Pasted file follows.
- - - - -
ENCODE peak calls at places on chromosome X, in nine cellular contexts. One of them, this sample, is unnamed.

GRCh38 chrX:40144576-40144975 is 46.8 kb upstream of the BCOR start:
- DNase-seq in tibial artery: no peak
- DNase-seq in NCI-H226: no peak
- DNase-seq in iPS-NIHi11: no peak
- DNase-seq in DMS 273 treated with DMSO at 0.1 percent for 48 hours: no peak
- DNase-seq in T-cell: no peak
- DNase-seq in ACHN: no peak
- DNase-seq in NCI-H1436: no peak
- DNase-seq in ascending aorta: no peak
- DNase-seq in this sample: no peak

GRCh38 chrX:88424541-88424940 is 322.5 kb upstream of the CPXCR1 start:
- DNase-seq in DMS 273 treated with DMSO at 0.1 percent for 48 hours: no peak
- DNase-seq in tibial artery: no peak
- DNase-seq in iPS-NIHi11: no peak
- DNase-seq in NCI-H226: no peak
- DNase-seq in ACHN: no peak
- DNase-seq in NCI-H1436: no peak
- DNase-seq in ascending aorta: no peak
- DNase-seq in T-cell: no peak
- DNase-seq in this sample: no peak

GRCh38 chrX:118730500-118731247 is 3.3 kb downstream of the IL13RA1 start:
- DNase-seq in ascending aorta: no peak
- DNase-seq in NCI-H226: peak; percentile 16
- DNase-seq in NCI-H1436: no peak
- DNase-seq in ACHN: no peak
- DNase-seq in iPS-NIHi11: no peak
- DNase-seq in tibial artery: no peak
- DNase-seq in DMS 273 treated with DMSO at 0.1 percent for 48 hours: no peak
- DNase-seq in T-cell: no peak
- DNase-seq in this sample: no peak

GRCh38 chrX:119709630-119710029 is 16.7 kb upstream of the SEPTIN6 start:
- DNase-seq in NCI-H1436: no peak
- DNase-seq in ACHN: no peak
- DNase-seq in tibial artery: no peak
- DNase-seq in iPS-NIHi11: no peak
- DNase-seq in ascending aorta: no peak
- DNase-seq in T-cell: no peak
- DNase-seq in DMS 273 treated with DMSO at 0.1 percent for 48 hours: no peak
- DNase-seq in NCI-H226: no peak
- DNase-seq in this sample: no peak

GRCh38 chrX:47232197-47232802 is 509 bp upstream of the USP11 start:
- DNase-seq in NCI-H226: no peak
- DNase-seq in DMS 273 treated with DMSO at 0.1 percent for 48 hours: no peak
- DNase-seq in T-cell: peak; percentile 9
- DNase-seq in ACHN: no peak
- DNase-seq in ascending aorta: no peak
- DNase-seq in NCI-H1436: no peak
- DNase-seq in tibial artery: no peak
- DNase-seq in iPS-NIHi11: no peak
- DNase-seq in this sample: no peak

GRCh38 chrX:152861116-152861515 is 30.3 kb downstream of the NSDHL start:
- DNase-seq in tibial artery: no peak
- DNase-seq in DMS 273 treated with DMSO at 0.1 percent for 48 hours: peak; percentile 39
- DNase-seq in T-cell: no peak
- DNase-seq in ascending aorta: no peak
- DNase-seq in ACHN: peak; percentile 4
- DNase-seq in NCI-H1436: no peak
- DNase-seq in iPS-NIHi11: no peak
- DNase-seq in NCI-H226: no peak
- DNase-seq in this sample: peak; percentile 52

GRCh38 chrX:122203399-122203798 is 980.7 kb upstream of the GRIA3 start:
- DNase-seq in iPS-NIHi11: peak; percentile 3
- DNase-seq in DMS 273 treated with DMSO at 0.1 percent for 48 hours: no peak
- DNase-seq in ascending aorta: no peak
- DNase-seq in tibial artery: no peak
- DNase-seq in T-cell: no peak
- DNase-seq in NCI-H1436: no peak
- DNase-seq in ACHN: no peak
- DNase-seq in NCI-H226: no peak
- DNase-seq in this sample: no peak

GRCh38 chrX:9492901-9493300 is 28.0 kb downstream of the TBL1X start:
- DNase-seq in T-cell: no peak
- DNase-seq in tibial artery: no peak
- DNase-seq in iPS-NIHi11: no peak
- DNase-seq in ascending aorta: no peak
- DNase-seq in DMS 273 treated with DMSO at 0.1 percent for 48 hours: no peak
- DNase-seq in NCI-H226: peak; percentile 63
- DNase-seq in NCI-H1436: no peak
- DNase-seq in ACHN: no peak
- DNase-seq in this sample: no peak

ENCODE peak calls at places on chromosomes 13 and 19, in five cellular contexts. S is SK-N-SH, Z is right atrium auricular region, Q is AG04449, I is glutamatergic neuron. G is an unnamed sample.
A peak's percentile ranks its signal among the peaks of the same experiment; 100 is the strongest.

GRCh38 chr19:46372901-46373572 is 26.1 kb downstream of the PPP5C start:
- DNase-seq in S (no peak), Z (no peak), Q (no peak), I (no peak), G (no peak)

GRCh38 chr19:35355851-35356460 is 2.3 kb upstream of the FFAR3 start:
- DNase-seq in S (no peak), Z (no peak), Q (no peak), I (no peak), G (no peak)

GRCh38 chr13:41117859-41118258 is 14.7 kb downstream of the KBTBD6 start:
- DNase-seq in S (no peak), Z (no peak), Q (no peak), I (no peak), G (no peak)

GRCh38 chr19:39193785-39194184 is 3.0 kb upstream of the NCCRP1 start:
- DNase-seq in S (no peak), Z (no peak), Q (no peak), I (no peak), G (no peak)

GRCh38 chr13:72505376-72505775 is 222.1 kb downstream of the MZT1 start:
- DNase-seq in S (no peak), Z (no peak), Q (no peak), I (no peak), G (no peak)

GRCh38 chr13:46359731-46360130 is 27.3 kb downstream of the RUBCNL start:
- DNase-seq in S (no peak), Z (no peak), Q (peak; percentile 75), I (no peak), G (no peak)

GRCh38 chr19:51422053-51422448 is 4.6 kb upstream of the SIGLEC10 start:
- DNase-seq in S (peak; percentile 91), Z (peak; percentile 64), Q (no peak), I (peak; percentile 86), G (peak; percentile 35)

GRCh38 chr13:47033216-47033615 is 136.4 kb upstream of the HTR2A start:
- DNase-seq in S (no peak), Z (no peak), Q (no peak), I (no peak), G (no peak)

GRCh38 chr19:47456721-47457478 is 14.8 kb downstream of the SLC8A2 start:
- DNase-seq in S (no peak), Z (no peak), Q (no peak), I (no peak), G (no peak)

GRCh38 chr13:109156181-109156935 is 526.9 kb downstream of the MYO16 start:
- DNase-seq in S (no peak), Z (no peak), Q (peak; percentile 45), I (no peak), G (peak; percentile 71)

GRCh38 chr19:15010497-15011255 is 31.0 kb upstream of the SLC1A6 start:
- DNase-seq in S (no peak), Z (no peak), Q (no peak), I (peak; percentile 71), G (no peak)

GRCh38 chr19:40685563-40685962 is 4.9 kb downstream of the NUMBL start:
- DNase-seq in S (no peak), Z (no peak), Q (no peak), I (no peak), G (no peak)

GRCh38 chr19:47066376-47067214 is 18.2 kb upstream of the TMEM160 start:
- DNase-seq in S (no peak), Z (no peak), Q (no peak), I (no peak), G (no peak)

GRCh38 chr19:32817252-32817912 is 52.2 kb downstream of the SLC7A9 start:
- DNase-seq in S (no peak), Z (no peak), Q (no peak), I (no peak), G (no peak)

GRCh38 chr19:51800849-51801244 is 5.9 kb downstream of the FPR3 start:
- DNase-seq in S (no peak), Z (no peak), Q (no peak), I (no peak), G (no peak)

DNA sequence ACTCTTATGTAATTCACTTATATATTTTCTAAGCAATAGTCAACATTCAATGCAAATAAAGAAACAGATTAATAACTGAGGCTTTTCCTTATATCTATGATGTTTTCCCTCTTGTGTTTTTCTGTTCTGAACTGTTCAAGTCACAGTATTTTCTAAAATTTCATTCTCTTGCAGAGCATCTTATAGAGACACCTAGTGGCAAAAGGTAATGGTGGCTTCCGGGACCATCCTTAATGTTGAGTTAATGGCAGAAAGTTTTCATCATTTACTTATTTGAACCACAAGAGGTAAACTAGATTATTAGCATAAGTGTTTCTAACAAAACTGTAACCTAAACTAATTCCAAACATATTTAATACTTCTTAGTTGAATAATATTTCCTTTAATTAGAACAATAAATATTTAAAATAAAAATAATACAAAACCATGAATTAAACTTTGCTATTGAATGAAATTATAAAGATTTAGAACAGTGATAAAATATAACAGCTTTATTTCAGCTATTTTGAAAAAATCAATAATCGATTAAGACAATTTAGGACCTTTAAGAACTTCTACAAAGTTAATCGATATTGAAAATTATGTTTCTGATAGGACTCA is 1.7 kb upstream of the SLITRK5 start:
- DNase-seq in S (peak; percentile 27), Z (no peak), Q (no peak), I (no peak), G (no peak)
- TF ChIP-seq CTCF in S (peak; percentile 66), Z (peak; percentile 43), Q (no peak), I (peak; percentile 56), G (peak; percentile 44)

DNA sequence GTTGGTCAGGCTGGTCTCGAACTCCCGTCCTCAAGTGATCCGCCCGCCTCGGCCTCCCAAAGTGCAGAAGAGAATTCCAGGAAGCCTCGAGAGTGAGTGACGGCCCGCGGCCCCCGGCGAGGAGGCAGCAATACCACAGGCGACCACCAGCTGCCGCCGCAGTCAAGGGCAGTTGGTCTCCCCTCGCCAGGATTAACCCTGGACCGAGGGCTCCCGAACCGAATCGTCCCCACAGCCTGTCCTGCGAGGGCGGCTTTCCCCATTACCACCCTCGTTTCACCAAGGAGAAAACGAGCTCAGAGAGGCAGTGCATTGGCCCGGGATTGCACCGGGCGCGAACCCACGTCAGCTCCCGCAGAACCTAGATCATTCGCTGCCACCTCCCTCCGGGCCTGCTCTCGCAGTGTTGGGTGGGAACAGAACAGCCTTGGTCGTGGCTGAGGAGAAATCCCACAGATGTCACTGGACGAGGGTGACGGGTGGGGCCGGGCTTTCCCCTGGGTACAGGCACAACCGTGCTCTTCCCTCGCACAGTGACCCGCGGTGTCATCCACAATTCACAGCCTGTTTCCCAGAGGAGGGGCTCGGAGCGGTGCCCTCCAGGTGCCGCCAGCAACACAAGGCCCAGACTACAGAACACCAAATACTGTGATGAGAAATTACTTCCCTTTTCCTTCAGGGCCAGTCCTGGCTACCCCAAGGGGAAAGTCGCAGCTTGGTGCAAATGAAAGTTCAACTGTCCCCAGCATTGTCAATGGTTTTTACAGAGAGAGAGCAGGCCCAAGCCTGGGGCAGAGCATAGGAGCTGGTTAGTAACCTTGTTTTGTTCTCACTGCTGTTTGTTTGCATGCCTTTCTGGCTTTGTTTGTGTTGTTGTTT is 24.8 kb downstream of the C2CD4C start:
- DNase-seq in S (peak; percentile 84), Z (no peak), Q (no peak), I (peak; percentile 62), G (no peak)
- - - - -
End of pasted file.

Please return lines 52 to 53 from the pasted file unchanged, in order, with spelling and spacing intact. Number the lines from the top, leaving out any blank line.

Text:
GRCh38 chrX:152861116-152861515 is 30.3 kb downstream of the NSDHL start:
- DNase-seq in tibial artery: no peak